How love, trust and empathy can be contagious

This week, David Kanigan turned me on to an article in the Wall Street Journal called ‘The Trust Molecule,’ exploring Paul J. Zak’s research on oxytocin. For those of you who haven’t heard of oxytocin, it’s sometimes called the “cuddle chemical,” and it is released in our brains while having sex, giving birth, breastfeeding, andContinue reading “How love, trust and empathy can be contagious”

The “spirit” part of Rubenfeld Synergy

“Absolutely unmixed attention is prayer.” ~ Simone Weil I picked up this quotation from David Kanigan’s blog, and have been mulling it over ever since. Rubenfeld Synergy Method’s official, trademarked tagline is, “A dynamic system for the integration of body, mind, emotions and spirit.” Our teachers told us, however, that until our particular training, theContinue reading “The “spirit” part of Rubenfeld Synergy”

An integral approach to optimal health

Presented without too much comment, here is Part 1 of a series of six short but dense blog posts detailing the general dissociation of our modern culture, and the quest for a more embodied, integrated approach to life. I stumbled across Part 6 today thanks to Google alerts; I’ll link it here because it containsContinue reading “An integral approach to optimal health”

Moving from habit to choice

Today I came across this very simple and straightforward blog post from Kristen Barton Cuthriell about behaviors and consequences. The post is full of sound advice about what happens when you make particular choices, and how thinking through the consequences can help you make the right ones. A few examples: When you choose to stayContinue reading “Moving from habit to choice”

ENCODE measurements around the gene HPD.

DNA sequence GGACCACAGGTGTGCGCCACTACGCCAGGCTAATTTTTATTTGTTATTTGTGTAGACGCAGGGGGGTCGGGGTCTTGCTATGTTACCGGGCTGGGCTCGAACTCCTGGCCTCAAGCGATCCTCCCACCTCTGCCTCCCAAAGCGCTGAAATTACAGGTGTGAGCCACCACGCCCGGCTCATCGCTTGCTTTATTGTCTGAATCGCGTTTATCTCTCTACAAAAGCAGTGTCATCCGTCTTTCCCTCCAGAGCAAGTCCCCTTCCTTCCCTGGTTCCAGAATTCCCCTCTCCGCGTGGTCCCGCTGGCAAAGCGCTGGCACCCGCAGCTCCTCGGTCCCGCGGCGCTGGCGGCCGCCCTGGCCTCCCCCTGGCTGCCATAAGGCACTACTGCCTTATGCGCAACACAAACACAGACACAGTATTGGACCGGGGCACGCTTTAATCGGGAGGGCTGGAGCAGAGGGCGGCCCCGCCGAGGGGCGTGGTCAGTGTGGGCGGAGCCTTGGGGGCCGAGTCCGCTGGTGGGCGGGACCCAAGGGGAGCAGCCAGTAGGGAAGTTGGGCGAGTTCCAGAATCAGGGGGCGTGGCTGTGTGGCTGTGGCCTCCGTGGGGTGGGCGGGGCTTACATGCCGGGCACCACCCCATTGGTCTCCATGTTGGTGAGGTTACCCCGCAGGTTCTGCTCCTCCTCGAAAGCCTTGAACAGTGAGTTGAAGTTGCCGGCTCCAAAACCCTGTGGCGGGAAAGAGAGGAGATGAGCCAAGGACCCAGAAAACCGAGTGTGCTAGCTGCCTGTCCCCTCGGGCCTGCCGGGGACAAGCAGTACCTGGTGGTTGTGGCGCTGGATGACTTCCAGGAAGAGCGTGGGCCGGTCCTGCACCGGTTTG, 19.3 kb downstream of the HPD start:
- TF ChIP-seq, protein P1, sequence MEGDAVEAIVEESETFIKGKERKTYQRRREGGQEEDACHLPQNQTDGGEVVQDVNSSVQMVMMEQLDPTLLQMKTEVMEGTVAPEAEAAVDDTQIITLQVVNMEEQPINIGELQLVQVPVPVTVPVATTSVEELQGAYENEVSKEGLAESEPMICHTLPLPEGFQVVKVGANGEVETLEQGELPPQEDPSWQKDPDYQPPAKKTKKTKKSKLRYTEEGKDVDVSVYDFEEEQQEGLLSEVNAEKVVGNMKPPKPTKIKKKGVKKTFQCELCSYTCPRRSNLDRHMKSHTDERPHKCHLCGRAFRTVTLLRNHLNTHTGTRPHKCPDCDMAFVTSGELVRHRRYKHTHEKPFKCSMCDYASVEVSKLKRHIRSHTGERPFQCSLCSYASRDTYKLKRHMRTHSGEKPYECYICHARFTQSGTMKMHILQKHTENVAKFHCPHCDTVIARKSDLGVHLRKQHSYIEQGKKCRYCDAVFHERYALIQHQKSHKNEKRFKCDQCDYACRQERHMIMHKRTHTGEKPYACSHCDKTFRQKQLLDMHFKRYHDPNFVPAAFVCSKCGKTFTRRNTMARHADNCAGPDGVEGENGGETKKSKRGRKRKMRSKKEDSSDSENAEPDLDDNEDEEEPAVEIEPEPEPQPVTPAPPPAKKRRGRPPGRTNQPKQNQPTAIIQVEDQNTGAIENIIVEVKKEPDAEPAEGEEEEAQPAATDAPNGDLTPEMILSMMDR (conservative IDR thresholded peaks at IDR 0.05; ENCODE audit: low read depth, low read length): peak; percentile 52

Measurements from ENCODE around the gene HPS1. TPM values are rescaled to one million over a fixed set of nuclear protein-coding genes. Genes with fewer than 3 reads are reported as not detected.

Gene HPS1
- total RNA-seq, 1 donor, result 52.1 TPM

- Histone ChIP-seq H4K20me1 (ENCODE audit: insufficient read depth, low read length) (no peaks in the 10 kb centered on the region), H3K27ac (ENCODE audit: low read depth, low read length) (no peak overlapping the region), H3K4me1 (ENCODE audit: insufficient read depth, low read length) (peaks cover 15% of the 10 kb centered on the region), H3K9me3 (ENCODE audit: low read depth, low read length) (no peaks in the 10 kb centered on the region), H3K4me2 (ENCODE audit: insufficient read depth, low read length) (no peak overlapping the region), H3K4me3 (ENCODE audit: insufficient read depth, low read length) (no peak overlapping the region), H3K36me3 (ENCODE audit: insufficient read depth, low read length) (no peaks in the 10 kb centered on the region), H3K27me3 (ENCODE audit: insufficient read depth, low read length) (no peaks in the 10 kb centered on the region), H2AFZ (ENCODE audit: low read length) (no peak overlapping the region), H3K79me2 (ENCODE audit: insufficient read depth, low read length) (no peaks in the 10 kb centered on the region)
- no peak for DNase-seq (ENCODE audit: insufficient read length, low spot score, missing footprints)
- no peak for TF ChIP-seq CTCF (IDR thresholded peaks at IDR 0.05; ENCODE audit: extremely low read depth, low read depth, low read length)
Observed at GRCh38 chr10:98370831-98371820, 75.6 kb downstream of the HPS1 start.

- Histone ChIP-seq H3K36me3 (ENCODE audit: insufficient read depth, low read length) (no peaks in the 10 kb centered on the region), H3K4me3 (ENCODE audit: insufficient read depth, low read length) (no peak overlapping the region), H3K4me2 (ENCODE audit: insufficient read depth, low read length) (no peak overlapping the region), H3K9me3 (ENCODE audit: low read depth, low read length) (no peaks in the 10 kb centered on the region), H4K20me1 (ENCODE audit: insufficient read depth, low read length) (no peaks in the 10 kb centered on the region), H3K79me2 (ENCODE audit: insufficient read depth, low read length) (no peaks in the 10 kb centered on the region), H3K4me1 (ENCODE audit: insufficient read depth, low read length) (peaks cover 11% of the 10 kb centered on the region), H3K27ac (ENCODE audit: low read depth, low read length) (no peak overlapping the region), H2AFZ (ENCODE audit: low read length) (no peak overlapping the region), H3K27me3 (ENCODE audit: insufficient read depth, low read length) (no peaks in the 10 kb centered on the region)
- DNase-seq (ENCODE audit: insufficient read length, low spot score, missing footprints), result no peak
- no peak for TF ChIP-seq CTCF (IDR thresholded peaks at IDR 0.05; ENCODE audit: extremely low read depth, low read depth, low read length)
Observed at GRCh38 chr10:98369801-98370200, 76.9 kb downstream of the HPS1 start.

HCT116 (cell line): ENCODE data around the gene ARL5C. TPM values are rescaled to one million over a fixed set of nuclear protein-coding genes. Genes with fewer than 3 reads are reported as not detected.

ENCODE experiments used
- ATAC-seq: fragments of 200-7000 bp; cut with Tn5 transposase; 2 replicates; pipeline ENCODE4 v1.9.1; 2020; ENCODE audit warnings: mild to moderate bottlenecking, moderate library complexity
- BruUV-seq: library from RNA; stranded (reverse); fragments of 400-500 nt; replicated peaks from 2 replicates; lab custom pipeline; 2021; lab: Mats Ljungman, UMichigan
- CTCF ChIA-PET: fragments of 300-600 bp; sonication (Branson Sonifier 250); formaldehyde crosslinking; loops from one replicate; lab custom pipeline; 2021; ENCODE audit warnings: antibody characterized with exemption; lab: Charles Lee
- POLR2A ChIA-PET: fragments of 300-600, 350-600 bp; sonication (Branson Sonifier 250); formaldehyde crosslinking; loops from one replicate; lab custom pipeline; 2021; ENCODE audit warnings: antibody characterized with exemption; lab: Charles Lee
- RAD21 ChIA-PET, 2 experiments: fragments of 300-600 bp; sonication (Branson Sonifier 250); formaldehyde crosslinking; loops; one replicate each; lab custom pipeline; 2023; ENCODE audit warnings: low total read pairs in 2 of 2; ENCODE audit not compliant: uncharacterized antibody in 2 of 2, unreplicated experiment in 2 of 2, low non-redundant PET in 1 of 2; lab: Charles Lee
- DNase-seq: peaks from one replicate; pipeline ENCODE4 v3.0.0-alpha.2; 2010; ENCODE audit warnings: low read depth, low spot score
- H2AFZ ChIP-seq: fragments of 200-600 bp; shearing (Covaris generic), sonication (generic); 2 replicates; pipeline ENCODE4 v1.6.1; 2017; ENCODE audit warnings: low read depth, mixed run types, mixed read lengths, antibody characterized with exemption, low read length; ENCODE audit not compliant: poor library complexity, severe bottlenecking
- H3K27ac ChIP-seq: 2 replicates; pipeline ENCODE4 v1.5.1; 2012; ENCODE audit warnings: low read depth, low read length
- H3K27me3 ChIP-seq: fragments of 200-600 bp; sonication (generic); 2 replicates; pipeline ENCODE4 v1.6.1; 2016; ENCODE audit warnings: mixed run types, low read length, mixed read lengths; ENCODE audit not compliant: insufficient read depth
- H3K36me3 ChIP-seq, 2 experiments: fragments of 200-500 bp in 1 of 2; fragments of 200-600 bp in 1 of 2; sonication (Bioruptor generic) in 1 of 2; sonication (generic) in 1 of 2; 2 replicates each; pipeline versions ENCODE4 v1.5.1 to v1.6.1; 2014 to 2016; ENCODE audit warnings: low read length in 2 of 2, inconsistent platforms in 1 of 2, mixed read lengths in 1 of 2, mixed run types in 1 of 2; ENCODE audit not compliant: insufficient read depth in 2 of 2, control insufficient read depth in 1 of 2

Moving and being moved – Rubenfeld and performing Shakespeare

I suppose I shouldn’t be surprised at what I can learn about healing from the Royal Shakespeare Company. The other night, I had the pleasure of watching another episode of Playing Shakespeare with my husband. We kept pausing it and excitedly discussing our understandings of what the great John Barton – then head of theContinue reading “Moving and being moved – Rubenfeld and performing Shakespeare”

Fail Better – the joys of gentle and respectful leadership

My good friend Michel recently pointed to this article about the importance of allowing failure if you want kids to do better in school. In brief: researchers found that kids who were told that problems were difficult and failure was common did much better on subsequent tests than kids who were not given that explicitContinue reading “Fail Better – the joys of gentle and respectful leadership”